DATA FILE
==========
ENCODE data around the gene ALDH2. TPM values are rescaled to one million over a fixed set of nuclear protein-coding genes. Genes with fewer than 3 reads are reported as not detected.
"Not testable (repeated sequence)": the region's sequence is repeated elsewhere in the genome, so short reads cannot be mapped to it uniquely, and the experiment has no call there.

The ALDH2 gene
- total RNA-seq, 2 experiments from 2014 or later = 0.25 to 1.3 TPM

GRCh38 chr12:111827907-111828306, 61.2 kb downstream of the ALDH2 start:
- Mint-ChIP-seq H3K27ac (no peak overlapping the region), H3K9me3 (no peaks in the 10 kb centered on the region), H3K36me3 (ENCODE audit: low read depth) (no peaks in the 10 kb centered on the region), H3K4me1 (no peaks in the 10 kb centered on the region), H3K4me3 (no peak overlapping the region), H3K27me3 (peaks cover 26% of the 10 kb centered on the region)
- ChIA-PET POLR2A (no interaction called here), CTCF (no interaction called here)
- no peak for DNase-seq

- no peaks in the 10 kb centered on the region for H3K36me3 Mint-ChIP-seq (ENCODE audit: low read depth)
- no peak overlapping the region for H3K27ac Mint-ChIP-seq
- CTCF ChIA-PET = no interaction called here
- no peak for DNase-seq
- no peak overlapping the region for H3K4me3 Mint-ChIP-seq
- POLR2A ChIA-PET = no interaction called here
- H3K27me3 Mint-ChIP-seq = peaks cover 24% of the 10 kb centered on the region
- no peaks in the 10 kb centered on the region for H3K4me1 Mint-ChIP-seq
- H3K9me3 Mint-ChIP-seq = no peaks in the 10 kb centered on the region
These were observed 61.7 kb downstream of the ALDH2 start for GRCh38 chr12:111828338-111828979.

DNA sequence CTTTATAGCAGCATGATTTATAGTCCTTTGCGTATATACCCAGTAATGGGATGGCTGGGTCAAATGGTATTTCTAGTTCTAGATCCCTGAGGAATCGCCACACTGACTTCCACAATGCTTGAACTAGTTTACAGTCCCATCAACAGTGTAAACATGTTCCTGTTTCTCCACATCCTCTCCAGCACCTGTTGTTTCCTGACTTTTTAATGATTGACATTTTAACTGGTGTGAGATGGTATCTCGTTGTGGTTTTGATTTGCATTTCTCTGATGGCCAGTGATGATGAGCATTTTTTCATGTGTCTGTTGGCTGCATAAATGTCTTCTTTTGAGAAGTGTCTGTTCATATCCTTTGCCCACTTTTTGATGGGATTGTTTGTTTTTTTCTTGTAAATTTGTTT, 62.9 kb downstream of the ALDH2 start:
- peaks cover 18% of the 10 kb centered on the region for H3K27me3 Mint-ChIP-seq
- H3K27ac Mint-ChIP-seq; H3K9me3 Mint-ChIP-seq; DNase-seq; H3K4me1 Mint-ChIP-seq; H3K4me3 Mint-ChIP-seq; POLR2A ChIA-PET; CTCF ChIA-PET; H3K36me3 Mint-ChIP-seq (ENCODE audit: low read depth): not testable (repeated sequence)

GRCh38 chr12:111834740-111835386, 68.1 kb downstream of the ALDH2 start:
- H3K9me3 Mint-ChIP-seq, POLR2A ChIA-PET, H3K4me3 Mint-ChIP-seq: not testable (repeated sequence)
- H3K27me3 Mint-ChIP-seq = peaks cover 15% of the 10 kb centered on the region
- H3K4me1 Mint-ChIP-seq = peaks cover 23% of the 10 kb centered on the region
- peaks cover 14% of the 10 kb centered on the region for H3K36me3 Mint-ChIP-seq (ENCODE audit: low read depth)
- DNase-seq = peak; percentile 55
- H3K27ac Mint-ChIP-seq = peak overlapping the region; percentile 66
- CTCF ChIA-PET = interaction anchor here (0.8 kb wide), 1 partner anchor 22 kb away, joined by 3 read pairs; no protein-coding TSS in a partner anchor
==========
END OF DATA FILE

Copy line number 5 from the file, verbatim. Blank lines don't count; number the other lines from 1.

GRCh38 chr12:111827907-111828306, 61.2 kb downstream of the ALDH2 start: